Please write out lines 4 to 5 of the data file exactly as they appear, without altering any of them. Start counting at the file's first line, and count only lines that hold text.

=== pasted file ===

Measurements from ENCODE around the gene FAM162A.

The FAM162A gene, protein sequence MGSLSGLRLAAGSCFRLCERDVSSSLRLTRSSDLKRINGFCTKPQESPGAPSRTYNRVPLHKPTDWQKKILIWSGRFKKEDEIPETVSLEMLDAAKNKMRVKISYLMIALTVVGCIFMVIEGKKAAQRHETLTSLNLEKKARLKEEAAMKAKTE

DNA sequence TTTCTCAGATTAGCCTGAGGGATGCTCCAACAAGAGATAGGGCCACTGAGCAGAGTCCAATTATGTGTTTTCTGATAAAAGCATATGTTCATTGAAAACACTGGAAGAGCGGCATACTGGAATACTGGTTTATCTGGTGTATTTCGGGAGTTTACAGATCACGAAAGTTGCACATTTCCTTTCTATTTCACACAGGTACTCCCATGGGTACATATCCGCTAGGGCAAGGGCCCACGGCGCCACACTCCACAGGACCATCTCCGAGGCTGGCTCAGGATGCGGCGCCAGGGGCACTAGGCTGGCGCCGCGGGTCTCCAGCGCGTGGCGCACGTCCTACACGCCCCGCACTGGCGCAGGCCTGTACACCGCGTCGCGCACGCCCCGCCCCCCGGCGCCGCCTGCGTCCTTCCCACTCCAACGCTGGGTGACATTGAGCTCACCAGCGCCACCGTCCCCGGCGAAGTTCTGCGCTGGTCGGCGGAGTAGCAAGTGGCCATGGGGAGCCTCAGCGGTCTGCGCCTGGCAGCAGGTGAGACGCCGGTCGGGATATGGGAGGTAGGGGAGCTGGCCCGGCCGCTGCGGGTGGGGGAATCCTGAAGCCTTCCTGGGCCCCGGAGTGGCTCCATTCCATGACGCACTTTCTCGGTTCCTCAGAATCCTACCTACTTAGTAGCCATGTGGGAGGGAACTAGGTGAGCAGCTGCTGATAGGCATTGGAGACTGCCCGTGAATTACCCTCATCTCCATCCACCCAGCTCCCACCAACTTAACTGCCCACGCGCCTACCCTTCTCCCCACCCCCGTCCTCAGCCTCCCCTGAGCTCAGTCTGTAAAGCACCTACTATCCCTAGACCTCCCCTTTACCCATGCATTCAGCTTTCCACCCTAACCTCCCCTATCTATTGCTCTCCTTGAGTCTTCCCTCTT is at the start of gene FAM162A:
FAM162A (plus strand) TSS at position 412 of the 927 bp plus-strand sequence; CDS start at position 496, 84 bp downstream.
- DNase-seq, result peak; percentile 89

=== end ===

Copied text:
FAM162A (plus strand) TSS at position 412 of the 927 bp plus-strand sequence; CDS start at position 496, 84 bp downstream.
- DNase-seq, result peak; percentile 89